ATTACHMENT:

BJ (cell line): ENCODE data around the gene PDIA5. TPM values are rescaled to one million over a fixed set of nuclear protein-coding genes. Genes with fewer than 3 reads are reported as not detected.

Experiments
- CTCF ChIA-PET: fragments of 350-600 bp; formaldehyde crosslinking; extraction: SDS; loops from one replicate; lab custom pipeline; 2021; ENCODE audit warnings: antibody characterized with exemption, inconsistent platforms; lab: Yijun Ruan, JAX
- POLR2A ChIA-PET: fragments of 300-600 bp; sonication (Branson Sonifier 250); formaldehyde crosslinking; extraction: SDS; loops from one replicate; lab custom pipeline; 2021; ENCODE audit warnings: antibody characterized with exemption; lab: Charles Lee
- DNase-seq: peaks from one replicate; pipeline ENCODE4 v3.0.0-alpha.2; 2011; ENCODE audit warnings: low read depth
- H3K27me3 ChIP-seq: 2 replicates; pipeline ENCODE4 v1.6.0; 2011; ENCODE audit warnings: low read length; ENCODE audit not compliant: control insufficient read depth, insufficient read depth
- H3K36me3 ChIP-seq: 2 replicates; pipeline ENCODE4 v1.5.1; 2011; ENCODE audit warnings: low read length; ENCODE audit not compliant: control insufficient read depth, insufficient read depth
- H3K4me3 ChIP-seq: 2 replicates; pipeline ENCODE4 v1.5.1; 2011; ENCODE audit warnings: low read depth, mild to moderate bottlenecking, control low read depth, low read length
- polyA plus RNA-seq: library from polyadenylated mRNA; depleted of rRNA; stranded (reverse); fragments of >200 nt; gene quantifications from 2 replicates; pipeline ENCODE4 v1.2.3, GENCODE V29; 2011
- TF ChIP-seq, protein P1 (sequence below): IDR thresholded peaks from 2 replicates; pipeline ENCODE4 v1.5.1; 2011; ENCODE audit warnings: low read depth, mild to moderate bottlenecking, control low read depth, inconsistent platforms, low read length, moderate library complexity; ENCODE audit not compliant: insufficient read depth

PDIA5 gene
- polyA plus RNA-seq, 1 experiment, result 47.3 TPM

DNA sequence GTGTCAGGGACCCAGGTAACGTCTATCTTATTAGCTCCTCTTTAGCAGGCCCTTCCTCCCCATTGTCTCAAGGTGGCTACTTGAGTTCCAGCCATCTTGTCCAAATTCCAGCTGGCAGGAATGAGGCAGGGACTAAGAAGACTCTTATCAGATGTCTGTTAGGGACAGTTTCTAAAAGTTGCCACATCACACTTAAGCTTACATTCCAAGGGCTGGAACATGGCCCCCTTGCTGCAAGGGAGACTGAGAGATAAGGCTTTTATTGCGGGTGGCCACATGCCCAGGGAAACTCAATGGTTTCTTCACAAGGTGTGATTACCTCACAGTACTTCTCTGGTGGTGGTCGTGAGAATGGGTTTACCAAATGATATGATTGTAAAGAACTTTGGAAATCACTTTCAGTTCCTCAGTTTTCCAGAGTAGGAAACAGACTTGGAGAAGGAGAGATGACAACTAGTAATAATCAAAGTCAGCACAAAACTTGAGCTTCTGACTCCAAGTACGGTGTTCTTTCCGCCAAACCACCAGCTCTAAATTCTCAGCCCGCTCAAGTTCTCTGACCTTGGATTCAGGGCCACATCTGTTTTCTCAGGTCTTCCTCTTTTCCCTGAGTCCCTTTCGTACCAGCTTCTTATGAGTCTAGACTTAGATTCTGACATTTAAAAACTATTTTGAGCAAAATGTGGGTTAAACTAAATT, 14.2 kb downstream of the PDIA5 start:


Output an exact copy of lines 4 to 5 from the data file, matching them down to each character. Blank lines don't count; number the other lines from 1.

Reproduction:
- POLR2A ChIA-PET: fragments of 300-600 bp; sonication (Branson Sonifier 250); formaldehyde crosslinking; extraction: SDS; loops from one replicate; lab custom pipeline; 2021; ENCODE audit warnings: antibody characterized with exemption; lab: Charles Lee
- DNase-seq: peaks from one replicate; pipeline ENCODE4 v3.0.0-alpha.2; 2011; ENCODE audit warnings: low read depth